In Prague’s more central parts, when you want to buy stuff, you often go to the nearest Vietnamese shop. In Vysočany, not so much. “There’s one Vietnamese place, I recall, but that closes at 11 PM. And another one, which is open, like, once a month. I’ve been there like twice in the last five years, and that was just because I was so perplexed with it being open, it felt almost like winning a jackpot.”
“When you need something during the night, you have to go to the gas station. That’s Vysočany’s version of drunk street food: sandwiches at gas stations. Over time, you can even make friends with the clerks. You go there, buy a beer, some sandwich, hang out a bit,” says Homie, and according to Northerner, Hloubětín ain’t much different: “The nearest Vietnamese shop is a ten minute walk away. In the same building as Erotic City market and some random smelly pub. But they don’t have anything good in there, so it sucks anyway.”
Homie finishes his part by highlighting that many of the residents are Russian, prompting you to learn some basic Russian basically without effort, since judging by what you overhear on the streets, Vysočany are almost bilingual. Northerner gets more philosophical: “Vysočany and Hloubětín are that magical kind of place that’s absolutely wrong in every aspect, yet somehow, you still feel good here.”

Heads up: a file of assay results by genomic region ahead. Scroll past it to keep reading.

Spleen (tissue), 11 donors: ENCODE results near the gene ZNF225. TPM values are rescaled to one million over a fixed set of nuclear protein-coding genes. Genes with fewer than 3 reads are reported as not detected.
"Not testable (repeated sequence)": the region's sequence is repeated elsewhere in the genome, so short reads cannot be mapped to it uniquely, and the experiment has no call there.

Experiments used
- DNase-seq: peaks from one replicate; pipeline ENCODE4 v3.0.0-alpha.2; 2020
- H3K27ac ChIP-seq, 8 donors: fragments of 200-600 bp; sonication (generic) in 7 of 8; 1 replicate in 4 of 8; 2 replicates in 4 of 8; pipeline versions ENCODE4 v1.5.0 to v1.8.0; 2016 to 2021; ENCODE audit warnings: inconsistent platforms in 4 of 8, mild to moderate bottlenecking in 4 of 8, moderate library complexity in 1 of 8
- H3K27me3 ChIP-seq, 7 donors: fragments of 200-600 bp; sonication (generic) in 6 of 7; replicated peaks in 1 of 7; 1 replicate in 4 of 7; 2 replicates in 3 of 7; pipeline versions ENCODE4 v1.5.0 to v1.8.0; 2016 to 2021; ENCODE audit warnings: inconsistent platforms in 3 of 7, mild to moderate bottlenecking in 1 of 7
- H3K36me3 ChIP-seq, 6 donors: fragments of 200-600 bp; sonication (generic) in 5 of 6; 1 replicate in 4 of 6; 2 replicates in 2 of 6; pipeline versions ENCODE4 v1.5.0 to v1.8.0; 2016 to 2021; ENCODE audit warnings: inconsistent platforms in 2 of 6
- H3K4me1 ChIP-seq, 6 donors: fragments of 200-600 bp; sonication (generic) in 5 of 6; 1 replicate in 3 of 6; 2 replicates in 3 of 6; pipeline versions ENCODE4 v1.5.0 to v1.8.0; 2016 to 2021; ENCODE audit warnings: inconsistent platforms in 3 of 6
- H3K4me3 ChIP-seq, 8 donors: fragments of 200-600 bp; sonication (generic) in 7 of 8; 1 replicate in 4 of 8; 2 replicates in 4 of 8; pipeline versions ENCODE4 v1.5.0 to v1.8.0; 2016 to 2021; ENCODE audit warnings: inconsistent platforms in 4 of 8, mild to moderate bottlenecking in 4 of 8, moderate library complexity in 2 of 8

“Just look around: there’s huge motorways, remains of old buildings, churches, bizarre Communist-era statues, luxurious new apartments, dirty pubs, a chapeau, Rokytka, wild animals running loose, supermarkets, gigantic empty warehouses… you simply can’t shoehorn something as eclectic as that into one or two characteristics. Picture an old-timey, Austrian-Hungarian restaurant, with massive wooden furniture and all. There’s one just like that, right at Poděbradská. Next to an ugly Soviet apartment complex. It’s weird, but in a good way.”
“Will you have anything else?” the waitress at U Šebestiána disrupts our conversation; it is time to pack things up and go, given that we’re already way past closing time. “Last beers? Some shots?” “Oh please no, tomorrow is a normal workday,” we wail, but the waitress has her priorities set straight: “So what? You’ll manage,” and goes to the bar for last beers & some shots. Cool. For a neighborhood tucked away at the end of the Metro’s yellow line, Vysočany and Hloubětín are cool.
Originally published at https://goout.net.